More than 3,000 migrants continue trek through southern Mexico

Immigration

WASHINGTON (NewsNation Now) — More than 3,000 Central American migrants are heading north Tuesday from southern Mexico, and many plan to walk to the southern border.

On Monday, the group walked along a highway toward the town of Huixtla where security forces had deployed, possibly signaling that authorities would soon try to break up the group.

About 100 Mexican National Guard soldiers and immigration agents waited just outside Huixtla. Authorities have dissolved other migrant groups in the area during other recent attempts.

The migrants set out early Saturday from Tapachula, near the Guatemala border, where thousands of migrants have spent months waiting for asylum applications or other visas that would allow them to transit Mexico. The government has used a containment strategy with a varying degree of success to try to keep migrants in the south and far from the U.S. border.

Large groups of migrants attempted to walk out of Tapachula in recent months after growing frustrated with the wait and their inability to find work. Those groups were largely made up of Haitians, who were notably absent from the larger group that left Saturday. Thousands of Haitians made it to the U.S. border in September, many of whom were later deported to their homeland.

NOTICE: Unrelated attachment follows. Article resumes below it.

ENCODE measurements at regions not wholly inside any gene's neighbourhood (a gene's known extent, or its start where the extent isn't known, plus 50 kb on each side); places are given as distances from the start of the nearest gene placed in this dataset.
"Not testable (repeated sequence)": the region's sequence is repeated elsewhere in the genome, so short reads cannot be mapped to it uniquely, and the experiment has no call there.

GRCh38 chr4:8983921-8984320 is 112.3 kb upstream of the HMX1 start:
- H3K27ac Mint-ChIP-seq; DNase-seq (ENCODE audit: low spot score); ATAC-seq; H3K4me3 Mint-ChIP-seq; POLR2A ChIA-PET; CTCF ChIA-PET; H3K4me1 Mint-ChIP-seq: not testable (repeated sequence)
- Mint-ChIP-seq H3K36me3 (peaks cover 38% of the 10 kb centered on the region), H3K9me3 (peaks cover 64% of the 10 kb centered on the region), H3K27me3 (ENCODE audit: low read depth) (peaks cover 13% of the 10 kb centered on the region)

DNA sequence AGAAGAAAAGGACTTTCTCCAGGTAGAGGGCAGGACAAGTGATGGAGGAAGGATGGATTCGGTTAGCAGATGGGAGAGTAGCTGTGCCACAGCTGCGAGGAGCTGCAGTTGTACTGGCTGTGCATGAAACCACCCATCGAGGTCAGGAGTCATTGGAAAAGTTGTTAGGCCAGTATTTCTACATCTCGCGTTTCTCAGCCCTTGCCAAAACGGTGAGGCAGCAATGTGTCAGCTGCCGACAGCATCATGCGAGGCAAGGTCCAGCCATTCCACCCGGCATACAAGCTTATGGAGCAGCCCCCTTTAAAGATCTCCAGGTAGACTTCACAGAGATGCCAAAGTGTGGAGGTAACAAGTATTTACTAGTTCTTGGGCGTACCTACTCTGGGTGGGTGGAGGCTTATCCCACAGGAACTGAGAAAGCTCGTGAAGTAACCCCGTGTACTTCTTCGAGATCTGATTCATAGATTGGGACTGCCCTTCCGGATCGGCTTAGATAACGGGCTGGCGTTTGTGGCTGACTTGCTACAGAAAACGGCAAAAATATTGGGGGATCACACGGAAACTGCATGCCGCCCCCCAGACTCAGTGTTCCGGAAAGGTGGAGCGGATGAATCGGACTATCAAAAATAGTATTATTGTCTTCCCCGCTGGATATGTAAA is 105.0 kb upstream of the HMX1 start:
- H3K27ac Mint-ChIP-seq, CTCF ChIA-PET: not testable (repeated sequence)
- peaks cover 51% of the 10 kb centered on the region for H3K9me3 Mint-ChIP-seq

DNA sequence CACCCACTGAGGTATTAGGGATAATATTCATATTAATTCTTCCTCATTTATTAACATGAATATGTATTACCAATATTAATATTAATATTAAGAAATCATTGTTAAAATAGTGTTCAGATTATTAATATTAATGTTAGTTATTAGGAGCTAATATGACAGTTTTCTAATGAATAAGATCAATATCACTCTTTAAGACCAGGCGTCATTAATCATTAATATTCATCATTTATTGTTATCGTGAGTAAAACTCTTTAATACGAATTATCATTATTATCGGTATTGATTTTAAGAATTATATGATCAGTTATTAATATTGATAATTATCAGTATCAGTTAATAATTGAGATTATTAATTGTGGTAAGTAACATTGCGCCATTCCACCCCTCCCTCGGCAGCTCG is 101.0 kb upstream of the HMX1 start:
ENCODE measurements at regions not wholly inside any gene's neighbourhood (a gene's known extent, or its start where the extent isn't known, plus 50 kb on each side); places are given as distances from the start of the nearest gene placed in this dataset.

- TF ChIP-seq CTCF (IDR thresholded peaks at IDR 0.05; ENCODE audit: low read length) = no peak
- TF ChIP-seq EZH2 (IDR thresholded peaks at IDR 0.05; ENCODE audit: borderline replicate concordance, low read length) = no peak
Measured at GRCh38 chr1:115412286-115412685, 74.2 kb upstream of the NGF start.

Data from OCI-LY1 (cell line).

The latest group is composed mostly of Central Americans, many with young children.

They started walking early Monday from Huehuetan before the heat of the day set in.

In August, Mexican National Guardsmen and immigration agents were criticized for using excessive force to break up a smaller group of migrants.

No group has come close to the size of migrant caravans that crossed Mexico in 2018 and 2019. Large efforts that started in Honduras have been broken up by authorities in Guatemala before reaching Mexico.

The group is well organized, reportedly using social media and other digital platforms to coordinate

The Associated Press and Reuters contributed to this report.

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